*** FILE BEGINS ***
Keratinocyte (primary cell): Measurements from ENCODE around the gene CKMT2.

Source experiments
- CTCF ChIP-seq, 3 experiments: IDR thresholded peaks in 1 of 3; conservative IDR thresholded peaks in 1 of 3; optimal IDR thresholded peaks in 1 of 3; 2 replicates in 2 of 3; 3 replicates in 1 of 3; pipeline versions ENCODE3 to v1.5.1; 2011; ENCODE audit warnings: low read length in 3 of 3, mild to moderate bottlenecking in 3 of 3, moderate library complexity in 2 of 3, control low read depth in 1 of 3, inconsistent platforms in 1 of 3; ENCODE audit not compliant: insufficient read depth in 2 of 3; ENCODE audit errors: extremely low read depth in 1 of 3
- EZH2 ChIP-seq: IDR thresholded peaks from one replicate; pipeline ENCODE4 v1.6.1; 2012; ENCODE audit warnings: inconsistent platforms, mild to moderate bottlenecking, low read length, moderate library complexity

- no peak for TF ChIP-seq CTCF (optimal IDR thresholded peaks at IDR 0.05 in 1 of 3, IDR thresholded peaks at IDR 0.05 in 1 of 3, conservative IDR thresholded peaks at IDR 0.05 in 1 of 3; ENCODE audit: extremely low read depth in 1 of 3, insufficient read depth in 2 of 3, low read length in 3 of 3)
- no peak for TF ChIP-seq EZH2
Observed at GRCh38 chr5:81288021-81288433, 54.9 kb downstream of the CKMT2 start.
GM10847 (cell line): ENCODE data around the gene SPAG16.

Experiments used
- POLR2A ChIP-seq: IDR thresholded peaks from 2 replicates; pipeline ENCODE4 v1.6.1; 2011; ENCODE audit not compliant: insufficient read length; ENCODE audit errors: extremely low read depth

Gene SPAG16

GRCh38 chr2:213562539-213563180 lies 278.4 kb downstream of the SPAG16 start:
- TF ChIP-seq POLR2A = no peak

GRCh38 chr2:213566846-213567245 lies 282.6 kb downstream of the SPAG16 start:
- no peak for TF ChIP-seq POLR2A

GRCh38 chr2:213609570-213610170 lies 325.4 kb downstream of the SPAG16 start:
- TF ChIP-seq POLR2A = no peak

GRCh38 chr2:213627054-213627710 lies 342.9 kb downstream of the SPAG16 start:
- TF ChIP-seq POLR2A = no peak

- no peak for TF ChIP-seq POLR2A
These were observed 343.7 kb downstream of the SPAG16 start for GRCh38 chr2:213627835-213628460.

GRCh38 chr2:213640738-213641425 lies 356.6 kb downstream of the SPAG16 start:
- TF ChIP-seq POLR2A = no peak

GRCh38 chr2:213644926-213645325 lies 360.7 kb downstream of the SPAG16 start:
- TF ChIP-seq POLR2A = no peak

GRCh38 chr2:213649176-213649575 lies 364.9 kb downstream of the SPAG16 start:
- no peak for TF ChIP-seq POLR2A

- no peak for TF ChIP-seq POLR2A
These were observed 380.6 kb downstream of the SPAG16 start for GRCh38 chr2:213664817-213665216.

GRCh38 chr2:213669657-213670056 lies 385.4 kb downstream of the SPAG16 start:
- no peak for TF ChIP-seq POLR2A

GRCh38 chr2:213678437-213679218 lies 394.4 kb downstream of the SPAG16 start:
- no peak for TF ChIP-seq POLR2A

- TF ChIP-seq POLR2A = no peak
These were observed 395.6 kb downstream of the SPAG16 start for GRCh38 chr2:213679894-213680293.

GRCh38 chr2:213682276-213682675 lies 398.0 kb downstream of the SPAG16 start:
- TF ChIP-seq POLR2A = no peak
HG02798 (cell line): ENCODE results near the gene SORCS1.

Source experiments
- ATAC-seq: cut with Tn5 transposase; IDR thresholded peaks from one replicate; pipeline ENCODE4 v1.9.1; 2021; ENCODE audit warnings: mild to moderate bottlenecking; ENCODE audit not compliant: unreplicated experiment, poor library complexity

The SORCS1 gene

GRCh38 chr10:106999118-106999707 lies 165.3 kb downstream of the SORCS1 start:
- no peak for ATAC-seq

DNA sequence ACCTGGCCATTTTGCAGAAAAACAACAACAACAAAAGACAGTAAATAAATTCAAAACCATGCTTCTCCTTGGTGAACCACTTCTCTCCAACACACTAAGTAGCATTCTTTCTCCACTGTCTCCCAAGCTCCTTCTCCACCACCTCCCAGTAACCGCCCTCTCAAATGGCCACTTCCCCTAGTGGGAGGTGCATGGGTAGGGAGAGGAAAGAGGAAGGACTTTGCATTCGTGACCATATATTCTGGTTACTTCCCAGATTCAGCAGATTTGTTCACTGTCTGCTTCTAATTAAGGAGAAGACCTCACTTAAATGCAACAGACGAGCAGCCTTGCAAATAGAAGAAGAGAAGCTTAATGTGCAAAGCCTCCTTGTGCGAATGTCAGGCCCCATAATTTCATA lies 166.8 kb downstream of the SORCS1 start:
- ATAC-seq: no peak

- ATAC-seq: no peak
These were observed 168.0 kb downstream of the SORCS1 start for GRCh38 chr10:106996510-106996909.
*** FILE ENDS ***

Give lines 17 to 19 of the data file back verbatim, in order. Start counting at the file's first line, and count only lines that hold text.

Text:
- TF ChIP-seq POLR2A = no peak

GRCh38 chr2:213627054-213627710 lies 342.9 kb downstream of the SPAG16 start:
- TF ChIP-seq POLR2A = no peak